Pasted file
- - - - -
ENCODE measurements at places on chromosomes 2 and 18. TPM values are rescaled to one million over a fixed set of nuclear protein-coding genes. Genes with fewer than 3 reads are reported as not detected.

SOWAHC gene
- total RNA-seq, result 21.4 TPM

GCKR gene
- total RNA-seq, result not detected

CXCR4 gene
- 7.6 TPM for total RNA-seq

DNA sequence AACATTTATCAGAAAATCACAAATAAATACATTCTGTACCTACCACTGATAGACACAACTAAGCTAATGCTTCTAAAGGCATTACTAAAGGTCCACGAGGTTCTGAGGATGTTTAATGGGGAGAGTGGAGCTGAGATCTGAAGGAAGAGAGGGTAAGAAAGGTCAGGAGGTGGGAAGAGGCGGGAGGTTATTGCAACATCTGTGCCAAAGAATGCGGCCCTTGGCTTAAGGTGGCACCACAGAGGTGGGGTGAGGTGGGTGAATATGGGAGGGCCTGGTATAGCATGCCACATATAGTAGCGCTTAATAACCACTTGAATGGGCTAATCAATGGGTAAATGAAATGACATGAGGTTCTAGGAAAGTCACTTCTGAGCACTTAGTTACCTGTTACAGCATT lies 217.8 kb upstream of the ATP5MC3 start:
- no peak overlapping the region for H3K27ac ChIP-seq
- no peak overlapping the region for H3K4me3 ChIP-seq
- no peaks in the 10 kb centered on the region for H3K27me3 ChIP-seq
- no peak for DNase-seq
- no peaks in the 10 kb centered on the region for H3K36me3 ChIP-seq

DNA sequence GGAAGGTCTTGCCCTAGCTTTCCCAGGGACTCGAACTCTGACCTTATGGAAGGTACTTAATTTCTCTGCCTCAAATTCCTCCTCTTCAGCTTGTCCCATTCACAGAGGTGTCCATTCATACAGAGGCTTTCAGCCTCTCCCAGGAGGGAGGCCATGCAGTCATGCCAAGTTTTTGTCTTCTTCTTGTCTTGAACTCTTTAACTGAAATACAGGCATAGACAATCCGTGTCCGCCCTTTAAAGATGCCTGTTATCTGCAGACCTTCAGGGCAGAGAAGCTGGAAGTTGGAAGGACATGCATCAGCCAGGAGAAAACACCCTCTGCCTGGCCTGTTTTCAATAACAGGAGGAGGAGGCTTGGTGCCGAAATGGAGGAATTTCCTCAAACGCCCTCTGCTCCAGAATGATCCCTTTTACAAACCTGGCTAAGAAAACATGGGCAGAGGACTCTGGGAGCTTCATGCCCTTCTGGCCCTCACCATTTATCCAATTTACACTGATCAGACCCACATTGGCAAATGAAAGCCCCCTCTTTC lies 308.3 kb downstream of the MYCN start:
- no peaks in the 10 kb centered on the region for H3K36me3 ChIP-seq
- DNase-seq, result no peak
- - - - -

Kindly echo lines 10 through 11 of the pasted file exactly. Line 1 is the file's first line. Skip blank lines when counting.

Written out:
- no peak overlapping the region for H3K4me3 ChIP-seq
- no peaks in the 10 kb centered on the region for H3K27me3 ChIP-seq